This design really isn’t much more than a project box, I realize, but before getting to the more complicated aspects of enclosure design, it’s useful to start with the basics and go from design to print – get the end to end process nailed early on. It’s still a useful design despite its simplicity and it’s relatively easy to add features to, so you can use this as a starting point for more advanced enclosures.
Think Like a 3D Solid Modeler
Most 3D CAD packages are solid modeling tools and require a certain mind-set in order to be successful with the tool. It’s partly a visual/spacial mindset and partly a mathematical/logical mindset. Either way, I think it’s fairly intuitive to most people who have ever tried to make an object with Play-Doh. The hard part is translating the 3D vision and intention into the commands or mouse clicks needed by the CAD tool – that is often the nut of the problem.
So, what is a basic enclosure? It’s a hollowed out box, or in solid modeling parlance, it’s a block that’s been shelled. Another way to think about it is if you pored molten plastic in the shape of a box around the object you want to protect, then extracted that object, you’d have a hollowed out center that was the shape of your object.
There are the two main approaches to the interior design of your enclosure and both have their advantages. The first approach is to create a hollow using a simple geometric shape such as a block. The second is to create a complex model of the object you want to insert into the enclosure, then extract that solid model from the enclosure solid. We’ll focus on the first approach, an outer solid block that has been shelled using another simple, geometric shape, an interior block.
Lets make an enclosure that’s 100mm long, 60mm wide, and 30mm high, then hollow it out (shell it), then split it in half to make a clam-shell. Following is a video tutorial on making a basic clam shell electronics enclosure using ViaCAD, a consumer-level (inexpensive) 3D CAD package. While this is shown using a Mac version of ViaCAD, the exact same steps and menus are applicable to the Windows version of ViaCAD and this tutorial will be identical in Windows:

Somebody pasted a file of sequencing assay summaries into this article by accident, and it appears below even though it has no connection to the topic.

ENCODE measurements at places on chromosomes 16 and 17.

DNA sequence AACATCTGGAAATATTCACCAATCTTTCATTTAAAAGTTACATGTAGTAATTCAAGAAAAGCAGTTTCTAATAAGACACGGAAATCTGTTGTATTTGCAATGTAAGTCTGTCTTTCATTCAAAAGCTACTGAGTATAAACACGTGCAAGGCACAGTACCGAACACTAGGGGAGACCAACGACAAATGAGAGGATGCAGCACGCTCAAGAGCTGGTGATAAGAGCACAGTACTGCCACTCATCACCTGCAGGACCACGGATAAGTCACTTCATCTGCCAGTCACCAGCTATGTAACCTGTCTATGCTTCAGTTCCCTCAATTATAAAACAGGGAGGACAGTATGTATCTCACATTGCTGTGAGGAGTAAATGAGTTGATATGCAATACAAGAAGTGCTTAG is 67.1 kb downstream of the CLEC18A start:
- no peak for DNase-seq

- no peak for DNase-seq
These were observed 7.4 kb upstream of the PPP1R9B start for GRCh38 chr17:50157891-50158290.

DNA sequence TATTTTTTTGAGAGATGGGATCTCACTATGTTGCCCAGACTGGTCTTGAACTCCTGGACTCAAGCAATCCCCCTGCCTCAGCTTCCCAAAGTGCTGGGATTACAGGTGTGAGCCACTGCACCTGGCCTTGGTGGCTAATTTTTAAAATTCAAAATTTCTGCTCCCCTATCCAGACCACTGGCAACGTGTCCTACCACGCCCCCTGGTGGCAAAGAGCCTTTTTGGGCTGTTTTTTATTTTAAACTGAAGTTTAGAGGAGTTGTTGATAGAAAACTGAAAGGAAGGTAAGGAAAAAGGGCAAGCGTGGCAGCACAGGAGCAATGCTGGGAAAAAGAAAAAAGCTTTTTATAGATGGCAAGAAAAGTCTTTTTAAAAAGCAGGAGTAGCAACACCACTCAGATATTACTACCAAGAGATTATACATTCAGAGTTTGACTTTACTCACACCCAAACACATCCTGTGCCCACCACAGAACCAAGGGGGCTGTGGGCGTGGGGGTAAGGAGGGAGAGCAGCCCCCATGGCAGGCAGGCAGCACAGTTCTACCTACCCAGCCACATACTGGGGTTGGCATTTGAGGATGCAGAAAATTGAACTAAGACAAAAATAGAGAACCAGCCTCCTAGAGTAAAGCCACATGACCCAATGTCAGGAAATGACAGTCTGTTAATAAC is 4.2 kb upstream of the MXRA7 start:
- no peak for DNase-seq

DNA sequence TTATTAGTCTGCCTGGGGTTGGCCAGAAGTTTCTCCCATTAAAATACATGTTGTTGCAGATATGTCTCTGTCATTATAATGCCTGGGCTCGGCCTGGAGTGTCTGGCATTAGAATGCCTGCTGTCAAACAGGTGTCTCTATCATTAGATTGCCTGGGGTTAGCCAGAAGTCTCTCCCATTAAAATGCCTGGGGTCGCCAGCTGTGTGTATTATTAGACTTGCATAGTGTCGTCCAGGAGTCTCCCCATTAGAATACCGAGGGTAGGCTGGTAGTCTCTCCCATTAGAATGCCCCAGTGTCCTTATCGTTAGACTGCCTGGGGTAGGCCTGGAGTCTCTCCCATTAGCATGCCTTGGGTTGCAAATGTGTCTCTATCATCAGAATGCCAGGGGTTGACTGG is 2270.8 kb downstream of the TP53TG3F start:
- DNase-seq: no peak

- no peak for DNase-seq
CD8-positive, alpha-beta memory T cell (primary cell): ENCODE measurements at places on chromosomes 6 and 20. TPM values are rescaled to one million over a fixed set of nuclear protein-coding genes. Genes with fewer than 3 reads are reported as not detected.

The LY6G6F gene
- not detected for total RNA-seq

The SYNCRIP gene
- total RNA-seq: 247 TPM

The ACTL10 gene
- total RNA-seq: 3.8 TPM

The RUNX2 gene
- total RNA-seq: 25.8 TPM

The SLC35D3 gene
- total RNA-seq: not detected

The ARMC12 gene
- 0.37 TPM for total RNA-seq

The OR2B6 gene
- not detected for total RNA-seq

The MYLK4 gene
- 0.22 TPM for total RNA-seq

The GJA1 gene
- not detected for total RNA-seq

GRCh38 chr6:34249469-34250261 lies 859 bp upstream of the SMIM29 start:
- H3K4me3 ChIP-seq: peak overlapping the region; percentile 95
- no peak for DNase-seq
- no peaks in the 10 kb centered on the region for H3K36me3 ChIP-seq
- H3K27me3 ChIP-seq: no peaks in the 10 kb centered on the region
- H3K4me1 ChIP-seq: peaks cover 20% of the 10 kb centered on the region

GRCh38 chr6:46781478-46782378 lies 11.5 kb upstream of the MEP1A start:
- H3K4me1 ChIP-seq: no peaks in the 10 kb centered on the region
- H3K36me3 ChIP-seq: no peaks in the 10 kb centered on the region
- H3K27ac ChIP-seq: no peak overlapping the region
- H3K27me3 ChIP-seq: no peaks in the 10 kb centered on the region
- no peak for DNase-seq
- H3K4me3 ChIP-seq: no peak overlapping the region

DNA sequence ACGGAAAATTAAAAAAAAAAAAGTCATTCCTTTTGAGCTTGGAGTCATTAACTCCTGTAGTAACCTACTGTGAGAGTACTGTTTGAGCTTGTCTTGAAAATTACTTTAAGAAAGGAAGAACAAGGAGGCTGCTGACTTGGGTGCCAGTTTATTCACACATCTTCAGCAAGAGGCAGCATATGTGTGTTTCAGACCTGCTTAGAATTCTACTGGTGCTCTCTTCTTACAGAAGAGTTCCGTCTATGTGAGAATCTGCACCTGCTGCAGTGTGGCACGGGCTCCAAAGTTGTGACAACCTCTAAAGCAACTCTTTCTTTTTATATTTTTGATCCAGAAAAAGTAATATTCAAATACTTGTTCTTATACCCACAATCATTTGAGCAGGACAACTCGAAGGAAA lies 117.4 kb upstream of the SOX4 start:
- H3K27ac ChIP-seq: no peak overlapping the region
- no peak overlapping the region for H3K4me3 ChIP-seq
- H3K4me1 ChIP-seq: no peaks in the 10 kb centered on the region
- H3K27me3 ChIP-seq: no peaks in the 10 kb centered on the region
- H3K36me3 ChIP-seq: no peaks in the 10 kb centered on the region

All the source files for this tutorial are available on ThingiVerse to download for free.
Exporting the CAD Design to an STL File
STL files are 3D descriptions of a part that are suitable for ingesting into the tools required to make the part – say a CNC router, or 3D printer. ViaCAD lets you export the design as an STL file which works well for the next stage. First export the clam-shell enclosure as an STL:
You’ll get a popup dialog for what kind of file you want to save. Choose STL, ASCII STL format:
Next you’ll be presented with a standard file dialog which lets you name and store the STL file in a specific location on your hard drive:
Click Save and you’l be presented with one more popup allowing you to choose various STL file options, but you can simply take the defaults for this exercise:
Select OK and the STL file will be generated and saved.
Preparing the CAD STL File for 3D Printing
There are two steps to getting from the CAD design above to an actual, 3D printed part. The first is to generate the GCode needed by the printer and the second is to load that GCode into the software that actually controls the printer and does the printing.
We’re targeting the LulzBot AO-100 3D printer and we’ll use Slic3r for the first part, generating the GCode from an STL file, and we’ll use Pronterface (Printrun), specifically MacPronterface, for the second part, 3D printing the enclosure.
Slic3r – Creating a GCode file with Slic3r
Slic3r reads in the STL file and will generate GCode suitable for Pronterface to ingest and control the 3D printing process.
After bringing up Slic3r, just add the STL file to the layout using the Add… button and the file dialog:
Select the STL file we exported in the previous step:
You’ll get results that are similar to this. Load your printer’s configuration file for whatever filament type you’re planning to use (I won’t go into all the options related to Slic3r configuration, but you should have received an .INI file or directions for downloading a Slic3r .INI file from LulzBot that is a good starting point for a most prints.)